Digital memories can do more than simply assist the recollection of past events, conversations and projects. Portable sensors can take readings of things that are not even perceived by humans, such as oxygen levels in the blood or the amount of carbon dioxide in the air. Computers can then scan these data to identify patterns: for instance, they might determine which environmental conditions worsen a child's asthma. Sensors can also log the three billion or so heartbeats in a person's lifetime, along with other physiological indicators, and warn of a possible heart attack. This information would allow doctors to spot irregularities early, providing warnings before an illness becomes serious. Your physician would have access to a detailed, ongoing health record, and you would no longer have to rack your brain to answer questions such as "When did you first feel this way?"
Our research project, called MyLifeBits, has provided some of the tools needed to compile a lifelong digital archive. We have found that digital memories allow one to vividly relive an event with sounds and images, enhancing personal reflection in much the same way that the Internet has aided scientific investigations. Every word one has ever read, whether in an e-mail, an electronic document or on a Web site, can be found again with just a few keystrokes. Computers can analyze digital memories to help with time management, pointing out when you are not spending enough time on your highest priorities. Your locations can be logged at regular intervals, producing animated maps that trace your peregrinations. Perhaps most important, digital memories can enable all people to tell their life stories to their descendants in a compelling, detailed fashion that until now has been reserved solely for the rich and famous.
A Web of Trails
The vision of machine-extended memory was first expounded at the end of World War II by Vannevar Bush, then director of the U.S. government office that controlled wartime research. Bush proposed a device called the Memex (short for "memory extender")--a microfilm-based machine that would store all of an individual's books, records and communications. The Memex was to be built into a desk and equipped with a keyboard, a microphone and several display surfaces. The person behind the desk could use a camera to make microfilm copies of photographs and papers or create new documents by writing on a touch-sensitive screen. The Memex user could also mount a camera on his or her forehead to capture pictures while away from the desk. One of the most prescient of Bush's ideas was the suggestion that the Memex should be designed to imitate the associative thinking of the human mind, which he described in lively terms: "With one item in its grasp, it snaps instantly to the next that is suggested by the association of thoughts, in accordance with some intricate web of trails carried by the cells of the brain."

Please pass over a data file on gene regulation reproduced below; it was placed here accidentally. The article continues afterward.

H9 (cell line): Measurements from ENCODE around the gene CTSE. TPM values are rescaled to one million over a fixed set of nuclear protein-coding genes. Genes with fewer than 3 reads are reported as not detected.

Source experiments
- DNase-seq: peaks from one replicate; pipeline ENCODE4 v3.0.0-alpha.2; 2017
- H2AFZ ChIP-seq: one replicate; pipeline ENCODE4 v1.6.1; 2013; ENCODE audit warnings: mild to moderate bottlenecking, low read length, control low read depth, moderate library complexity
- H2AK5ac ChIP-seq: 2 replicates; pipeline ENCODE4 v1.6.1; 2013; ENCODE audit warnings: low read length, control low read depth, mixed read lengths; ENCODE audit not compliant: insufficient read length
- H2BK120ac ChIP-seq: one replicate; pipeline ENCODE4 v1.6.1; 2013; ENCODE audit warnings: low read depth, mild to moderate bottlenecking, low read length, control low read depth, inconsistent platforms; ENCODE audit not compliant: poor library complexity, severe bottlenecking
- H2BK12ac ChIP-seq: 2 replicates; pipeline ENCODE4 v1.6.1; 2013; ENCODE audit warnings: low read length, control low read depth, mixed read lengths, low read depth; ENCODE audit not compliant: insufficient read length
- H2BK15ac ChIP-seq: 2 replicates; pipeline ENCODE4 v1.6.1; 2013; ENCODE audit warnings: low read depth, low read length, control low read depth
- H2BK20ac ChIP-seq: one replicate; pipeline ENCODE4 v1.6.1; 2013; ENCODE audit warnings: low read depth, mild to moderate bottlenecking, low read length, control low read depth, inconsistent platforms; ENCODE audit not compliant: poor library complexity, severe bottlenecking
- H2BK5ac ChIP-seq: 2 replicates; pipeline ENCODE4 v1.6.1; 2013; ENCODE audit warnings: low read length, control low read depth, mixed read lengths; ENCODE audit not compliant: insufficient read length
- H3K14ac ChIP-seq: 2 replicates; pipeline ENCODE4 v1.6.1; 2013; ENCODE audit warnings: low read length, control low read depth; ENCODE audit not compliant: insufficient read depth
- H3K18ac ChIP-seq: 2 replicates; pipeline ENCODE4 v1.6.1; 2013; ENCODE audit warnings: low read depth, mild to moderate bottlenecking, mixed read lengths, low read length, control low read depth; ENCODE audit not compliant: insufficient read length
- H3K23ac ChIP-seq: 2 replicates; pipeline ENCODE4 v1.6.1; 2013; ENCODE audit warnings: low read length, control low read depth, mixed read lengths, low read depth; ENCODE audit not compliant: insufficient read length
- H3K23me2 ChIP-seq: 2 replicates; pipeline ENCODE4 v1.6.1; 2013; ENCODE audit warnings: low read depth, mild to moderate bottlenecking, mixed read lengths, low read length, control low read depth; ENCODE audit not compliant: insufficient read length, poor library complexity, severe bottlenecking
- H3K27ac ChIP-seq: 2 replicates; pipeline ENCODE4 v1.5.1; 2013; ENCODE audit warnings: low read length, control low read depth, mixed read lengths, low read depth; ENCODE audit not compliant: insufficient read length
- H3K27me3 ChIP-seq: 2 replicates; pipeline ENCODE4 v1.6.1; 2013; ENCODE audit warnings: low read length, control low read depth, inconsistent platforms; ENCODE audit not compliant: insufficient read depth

Over the next half a century intrepid computer science pioneers, including Ted Nelson and Douglas Engelbart, developed some of Bush's ideas, and the inventors of the World Wide Web borrowed the concept of the "web of trails" to build their system of linking sites. But the Memex itself remained technologically out of reach. In recent years, however, rapid advances in storage, sensor and processor technologies have paved the way for new digital recording and retrieval systems that may ultimately go far beyond Bush's vision.
The growth of digital storage capacity has been staggering: today a $600 hard drive can hold a terabyte (one trillion bytes) of data, which is enough to store everything you read (including e-mails, Web pages, papers and books), all the music you purchase, eight hours of speech and 10 pictures a day for the next 60 years. If current trends continue, within a decade you will be able to carry the same amount of information in your cell phone's flash memory, while connecting wirelessly to a $100 four-terabyte drive on your PC. In 20 years $600 will buy 250 terabytes of storage--enough to hold tens of thousands of hours of video and tens of millions of photographs. This capacity should be able to satisfy anyone's recording needs for more than 100 years.
At the same time, manufacturers are producing a new generation of inexpensive sensors that may soon become ubiquitous. Some of these devices can record a wealth of information about the user's health and physical movements. Others can gauge the temperature, humidity, air pressure and light level in the surrounding environment and even detect the presence of warm bodies nearby. Some monitors are meant to be worn, and others are designed to be placed in rooms or incorporated into appliances such as refrigerators. (A fridge sensor could keep track of your snacking habits by measuring the number of times the door is opened.) And microphones and cameras are now cheap enough to be installed virtually anywhere--particularly in cell phones, where camera inclusion is becoming the norm, with voice recording soon to follow.
Finally, the dramatic increase in computing power over the past decade has led to the introduction of processors that can efficiently retrieve, analyze and visualize vast amounts of information. An ordinary notebook PC can run a database that is more powerful and almost 100 times as large as that of a major bank of the 1980s. An inexpensive cell phone can surf the Web, play videos and even understand some speech.
As the hardware for digital recording has improved, more and more people have started to create electronic chronicles of their lives. The advent of cheap, high-quality digital cameras (including those incorporated into cell phones) has triggered a boom in photography. Blogs that incorporate photographs are now becoming more common than personal Web sites. Young people in particular are embracing blogging and the use of mobile devices. The fact that this proliferation of digital chronicling is taking place with only very rudimentary tools demonstrates how deep the desire must be. And the interest will surely grow once the process of digital recording becomes easier and more comprehensive.
One Man's Memories